The Bronx needs to think big to combat the affordable housing crisis

New York City is facing an affordable housing crisis and nowhere is this more apparent than in the northernmost borough of The Bronx.

While the borough traditionally has had and continues to have some of the lowest median rents in the city, it is also a borough beset with economic hardships.

Hardships that contribute to it also having the highest poverty rate in the city and one of the most rent-burdened populations where residents pay well over 30% of their income in rent which exceeds the recommended guidelines for one to be able to have enough to cover other expenses and be able to also save for the future.

Estela, a two-building development with over 500 residential units in Mott Haven is anything but affordable.

Thousands of apartments have been constructed in the South Bronx neighborhoods of Port Morris and Mott Haven along the Harlem River Waterfront but unfortunately these are market rate, luxury housing—housing which residents in The Bronx aren’t clamoring for or in need of.

The construction boom that the South Bronx has experienced in this area isn’t one that is benefiting local residents who need it the most hence why many units remain vacant even years after completion of such luxury developments.

In order to solve this housing crisis that we find ourselves in, the city needs to speed up construction of truly affordable housing in the borough and this can be accomplished in several ways.

Utilizing Wasted Space

One of the first ideas that come to mind, and this isn’t a new one and has been floated by many over the past years, is for the city to take over all the underutilized parking lots between 149th Street and Yankee Stadium along River Avenue.

These lots can be rezoned to accommodate thousands of units of truly affordable housing which can benefit from being near a busy transportation hub like the 2, 4, and 5 subway line at 149th Street and Grand Concourse as well as the 153rd Street Yankee Stadium Metro North Station.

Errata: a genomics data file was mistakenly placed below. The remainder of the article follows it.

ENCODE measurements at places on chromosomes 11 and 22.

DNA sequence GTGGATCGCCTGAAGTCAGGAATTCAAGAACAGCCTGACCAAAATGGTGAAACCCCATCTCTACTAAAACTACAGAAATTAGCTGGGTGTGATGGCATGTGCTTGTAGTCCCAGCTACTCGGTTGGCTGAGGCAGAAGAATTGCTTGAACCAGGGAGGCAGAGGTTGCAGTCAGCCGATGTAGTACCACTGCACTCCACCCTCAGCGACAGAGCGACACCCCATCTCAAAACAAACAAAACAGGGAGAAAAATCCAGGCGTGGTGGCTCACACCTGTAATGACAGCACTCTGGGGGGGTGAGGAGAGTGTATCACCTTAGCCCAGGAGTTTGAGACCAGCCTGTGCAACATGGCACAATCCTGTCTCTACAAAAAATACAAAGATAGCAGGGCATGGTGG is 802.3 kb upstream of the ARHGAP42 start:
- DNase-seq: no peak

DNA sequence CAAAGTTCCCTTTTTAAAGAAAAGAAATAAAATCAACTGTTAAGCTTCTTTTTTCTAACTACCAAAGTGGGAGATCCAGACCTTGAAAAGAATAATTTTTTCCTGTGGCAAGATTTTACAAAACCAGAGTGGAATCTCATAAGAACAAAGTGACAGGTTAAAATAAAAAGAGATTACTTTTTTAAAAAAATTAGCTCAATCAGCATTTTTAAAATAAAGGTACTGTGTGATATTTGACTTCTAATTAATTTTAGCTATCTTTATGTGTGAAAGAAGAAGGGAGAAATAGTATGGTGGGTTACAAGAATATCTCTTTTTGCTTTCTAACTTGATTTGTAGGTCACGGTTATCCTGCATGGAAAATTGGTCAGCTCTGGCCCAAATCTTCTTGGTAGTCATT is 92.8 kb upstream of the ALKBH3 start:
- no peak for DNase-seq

In a dense urban area such as the South Bronx, such parking lots are a waste of space that can be better utilized to help alleviate the housing crisis faced by the borough.

Meanwhile, a few blocks over along 149th Street at Park Avenue, a more creative solution to the crisis is possible if the State really wants to do something about it besides lip service.

Creating New Land

The Metro North railyards at 149th Street, where all three lines of the service East of the Hudson River converge, present an excellent opportunity to create a platform over them much like Hudson Yards in Manhattan.

Such a platform could also support thousands of new units of housing along with new, open, green recreational spaces that would benefit all.

Adding a platform above the Metro North rail yards along 149th Street and Park Avenue can potentially create thousands of new units of housing as well as much needed green open spaces.

A new, Metro North Station at this location, connected directly to the 149th Street and Grand Concourse station, would also make sense since this is where the Harlem, Hudson, and New Haven lines all meet.

The same can be done over the massive subway yard in the North Bronx right next to Lehman College.

And while we’re talking about creating new land, this is where capping the Cross Bronx can also come into play.

If parts of the Cross Bronx are eventually capped where it makes sense to do so, some of the new land should be utilized to create permanently affordable housing along with new park land that will help restitch those neighborhoods that were destroyed by Robert Moses during the construction of what would become one of America’s most congested highways and a major contributor to the borough’s health issues.